Kharkiv, UKRAINE -

"It's quite an experience being in the Ukraine."
    
Doug Diekmann of Palm Desert has been living in Kharkiv, a city in north-eastern Ukraine since March.
 
He says the people of Kharkiv were devastated to hear the news of Malaysian Airlines Flight 17.

"The people here are in shock of what happened. They feel very bad for those people, innocent people that were killed," Diekmann said.

He posted this photo to Facebook of the outpouring of Ukranian support and sorrow at the Dutch embassy in Kharkiv.

"People are putting flowers there because they're really sad for what happened.  Even though they've been having to live through this, now it's innocent people involved."

Diekmann says the tragedy leads the news on Ukranian and Russian TV stations, just as it does here. But the portrayal of the crash, and who's accountable, differs significantly.
    
Ukranian TV aired a conversation intercepted by Ukrainian intelligence of a separatist on the scene:

"Telling them they shot it down and when they realized it was civilian aircraft they got all quiet and started blaming saying everyone on board are spies," Diekmann said.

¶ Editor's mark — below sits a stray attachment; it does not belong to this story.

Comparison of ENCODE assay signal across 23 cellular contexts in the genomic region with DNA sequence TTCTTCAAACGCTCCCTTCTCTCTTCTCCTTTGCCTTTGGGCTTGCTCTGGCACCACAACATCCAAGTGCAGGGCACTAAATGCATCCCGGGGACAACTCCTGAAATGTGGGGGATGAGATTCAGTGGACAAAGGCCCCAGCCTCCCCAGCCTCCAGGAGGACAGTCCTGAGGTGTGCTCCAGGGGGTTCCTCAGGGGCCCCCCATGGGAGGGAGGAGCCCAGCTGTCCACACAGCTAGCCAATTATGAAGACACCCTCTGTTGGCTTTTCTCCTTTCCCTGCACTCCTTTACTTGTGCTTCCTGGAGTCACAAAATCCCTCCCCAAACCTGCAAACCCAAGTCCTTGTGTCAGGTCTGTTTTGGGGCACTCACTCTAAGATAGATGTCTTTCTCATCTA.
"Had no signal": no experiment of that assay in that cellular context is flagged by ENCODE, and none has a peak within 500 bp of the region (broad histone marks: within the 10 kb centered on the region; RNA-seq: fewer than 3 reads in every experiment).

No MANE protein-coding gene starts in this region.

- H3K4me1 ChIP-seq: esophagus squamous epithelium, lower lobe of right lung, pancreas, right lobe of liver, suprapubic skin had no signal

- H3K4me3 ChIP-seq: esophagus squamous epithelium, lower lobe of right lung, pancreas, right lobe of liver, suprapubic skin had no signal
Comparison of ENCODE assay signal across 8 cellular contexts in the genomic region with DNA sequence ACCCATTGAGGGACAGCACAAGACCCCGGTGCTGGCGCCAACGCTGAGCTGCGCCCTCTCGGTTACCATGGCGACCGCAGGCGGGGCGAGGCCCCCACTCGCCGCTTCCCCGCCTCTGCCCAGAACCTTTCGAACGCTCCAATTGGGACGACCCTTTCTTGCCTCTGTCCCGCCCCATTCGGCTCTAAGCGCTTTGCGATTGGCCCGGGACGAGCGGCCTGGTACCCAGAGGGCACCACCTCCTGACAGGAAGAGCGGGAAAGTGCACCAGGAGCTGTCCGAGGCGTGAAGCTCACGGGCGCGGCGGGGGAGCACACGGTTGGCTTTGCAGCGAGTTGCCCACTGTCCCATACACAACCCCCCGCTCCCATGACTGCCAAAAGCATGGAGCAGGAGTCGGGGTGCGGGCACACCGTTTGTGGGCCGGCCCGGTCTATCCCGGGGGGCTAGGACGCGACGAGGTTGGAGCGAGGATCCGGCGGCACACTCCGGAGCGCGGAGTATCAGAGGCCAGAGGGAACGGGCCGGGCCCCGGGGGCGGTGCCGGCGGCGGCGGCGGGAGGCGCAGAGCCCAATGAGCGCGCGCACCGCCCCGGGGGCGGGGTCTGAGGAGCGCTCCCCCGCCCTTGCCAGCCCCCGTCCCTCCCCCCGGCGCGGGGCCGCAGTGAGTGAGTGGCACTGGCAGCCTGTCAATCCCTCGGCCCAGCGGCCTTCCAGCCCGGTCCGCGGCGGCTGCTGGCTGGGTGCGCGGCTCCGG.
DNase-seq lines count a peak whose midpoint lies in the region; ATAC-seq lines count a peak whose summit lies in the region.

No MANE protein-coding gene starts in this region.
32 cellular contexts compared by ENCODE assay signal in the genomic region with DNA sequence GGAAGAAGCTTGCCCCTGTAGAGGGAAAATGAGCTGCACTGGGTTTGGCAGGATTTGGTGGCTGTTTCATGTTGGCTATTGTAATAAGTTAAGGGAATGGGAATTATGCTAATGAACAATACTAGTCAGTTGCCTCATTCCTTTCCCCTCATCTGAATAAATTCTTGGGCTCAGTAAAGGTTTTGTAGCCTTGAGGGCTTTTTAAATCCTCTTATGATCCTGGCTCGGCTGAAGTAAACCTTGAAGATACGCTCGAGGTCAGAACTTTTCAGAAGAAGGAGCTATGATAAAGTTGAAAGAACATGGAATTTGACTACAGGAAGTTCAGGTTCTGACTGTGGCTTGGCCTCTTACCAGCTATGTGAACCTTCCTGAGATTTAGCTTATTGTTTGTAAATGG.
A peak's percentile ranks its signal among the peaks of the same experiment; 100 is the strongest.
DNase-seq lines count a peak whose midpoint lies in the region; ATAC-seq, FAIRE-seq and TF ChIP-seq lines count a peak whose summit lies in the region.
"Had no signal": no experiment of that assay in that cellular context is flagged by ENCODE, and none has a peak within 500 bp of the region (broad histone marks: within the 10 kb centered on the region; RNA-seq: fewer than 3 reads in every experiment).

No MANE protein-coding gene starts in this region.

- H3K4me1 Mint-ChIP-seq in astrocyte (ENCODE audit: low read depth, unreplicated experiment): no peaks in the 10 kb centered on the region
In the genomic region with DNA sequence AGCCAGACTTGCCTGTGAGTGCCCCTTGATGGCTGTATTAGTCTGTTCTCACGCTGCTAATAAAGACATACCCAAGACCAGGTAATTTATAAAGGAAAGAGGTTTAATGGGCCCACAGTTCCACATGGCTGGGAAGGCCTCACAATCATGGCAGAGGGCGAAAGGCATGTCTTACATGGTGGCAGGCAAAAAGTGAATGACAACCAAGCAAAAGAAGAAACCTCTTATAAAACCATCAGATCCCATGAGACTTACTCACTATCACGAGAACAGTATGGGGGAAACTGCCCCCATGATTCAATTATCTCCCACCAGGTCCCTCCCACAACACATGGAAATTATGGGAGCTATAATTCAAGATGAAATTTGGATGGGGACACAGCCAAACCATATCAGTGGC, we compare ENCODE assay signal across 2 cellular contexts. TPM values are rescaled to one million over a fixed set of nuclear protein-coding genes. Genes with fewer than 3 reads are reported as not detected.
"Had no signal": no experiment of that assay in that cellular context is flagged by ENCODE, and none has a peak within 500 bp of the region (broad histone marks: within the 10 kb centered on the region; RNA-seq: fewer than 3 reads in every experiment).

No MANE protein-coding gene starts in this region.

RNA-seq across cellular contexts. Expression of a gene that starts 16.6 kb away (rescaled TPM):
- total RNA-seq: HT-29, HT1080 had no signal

But on Russian TV, the Kremlin is not taking responsibility, turning the blame instead on Ukraine.

"Only type of confusion is when you watch Russian television news, they're saying it's Kiev that's been doing this," he said.

Diekmann says the escalating tension in the region is beginning to disturb his sense of security. Kharkiv is just 30 miles from the Russian border. He's in Ukraine on business, and has several months before he can return.

"It is worrisome to a point.  You try to figure out what's going to happen day to day.  Russian tanks are coming across the border. Their rockets have been attacking Ukrainian military posts.  But, I'm not going to leave," he said.

Diekmann says he, along with the rest of the world, is waiting and watching to see what happens next.

He hopes more information about the crash surfaces, and that it helps put an end to the violence in southeastern Ukraine.

"Enough is now. all this has to end. a lot of innocent people have been dying," he said. "It will escalate and get worse if it doesn't stop now."